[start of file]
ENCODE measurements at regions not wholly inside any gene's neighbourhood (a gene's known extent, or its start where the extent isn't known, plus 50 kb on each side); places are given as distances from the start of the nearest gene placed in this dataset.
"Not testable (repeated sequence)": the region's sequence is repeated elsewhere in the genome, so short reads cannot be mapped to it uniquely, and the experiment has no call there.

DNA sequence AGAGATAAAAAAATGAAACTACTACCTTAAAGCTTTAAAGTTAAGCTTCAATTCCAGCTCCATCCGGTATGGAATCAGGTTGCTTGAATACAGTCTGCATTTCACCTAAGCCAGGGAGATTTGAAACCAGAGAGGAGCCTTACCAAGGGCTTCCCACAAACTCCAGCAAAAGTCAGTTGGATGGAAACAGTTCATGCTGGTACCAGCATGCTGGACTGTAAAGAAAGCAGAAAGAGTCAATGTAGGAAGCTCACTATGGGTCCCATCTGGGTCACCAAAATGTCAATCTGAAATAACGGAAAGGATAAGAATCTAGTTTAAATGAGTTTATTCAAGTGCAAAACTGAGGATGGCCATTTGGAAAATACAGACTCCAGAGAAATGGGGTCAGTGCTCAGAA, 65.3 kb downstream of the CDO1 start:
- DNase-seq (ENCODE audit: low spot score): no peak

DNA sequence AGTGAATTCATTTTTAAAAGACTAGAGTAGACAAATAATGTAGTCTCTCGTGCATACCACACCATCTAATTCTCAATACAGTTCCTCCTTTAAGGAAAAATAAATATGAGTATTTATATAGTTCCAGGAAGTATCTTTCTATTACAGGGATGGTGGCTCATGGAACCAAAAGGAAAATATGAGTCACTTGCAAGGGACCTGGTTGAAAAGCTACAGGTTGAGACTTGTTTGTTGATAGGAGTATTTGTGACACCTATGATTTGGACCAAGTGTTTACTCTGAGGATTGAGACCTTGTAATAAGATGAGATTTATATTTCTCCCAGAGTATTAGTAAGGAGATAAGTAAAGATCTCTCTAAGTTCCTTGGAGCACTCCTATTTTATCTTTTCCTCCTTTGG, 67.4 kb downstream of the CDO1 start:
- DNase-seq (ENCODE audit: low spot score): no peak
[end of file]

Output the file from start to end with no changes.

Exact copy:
ENCODE measurements at regions not wholly inside any gene's neighbourhood (a gene's known extent, or its start where the extent isn't known, plus 50 kb on each side); places are given as distances from the start of the nearest gene placed in this dataset.
"Not testable (repeated sequence)": the region's sequence is repeated elsewhere in the genome, so short reads cannot be mapped to it uniquely, and the experiment has no call there.

DNA sequence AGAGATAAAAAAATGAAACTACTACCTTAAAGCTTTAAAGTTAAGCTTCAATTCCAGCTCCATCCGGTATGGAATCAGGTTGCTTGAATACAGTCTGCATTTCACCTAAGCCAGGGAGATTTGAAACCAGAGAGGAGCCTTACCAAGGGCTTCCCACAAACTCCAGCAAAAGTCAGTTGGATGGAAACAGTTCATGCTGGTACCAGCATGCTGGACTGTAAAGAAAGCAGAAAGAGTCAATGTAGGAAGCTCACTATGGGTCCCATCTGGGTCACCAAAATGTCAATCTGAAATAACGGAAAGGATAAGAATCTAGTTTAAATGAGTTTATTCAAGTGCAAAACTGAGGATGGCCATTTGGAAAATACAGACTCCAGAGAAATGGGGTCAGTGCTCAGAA, 65.3 kb downstream of the CDO1 start:
- DNase-seq (ENCODE audit: low spot score): no peak

DNA sequence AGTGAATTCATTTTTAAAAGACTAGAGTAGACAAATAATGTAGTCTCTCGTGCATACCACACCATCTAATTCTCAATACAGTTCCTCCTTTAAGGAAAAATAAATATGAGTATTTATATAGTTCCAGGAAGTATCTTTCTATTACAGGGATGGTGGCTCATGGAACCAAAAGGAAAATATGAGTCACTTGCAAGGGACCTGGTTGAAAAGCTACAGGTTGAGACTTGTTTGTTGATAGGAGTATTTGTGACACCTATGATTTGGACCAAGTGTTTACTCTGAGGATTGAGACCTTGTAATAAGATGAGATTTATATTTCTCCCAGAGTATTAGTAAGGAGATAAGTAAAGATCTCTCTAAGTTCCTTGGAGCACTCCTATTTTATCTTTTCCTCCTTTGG, 67.4 kb downstream of the CDO1 start:
- DNase-seq (ENCODE audit: low spot score): no peak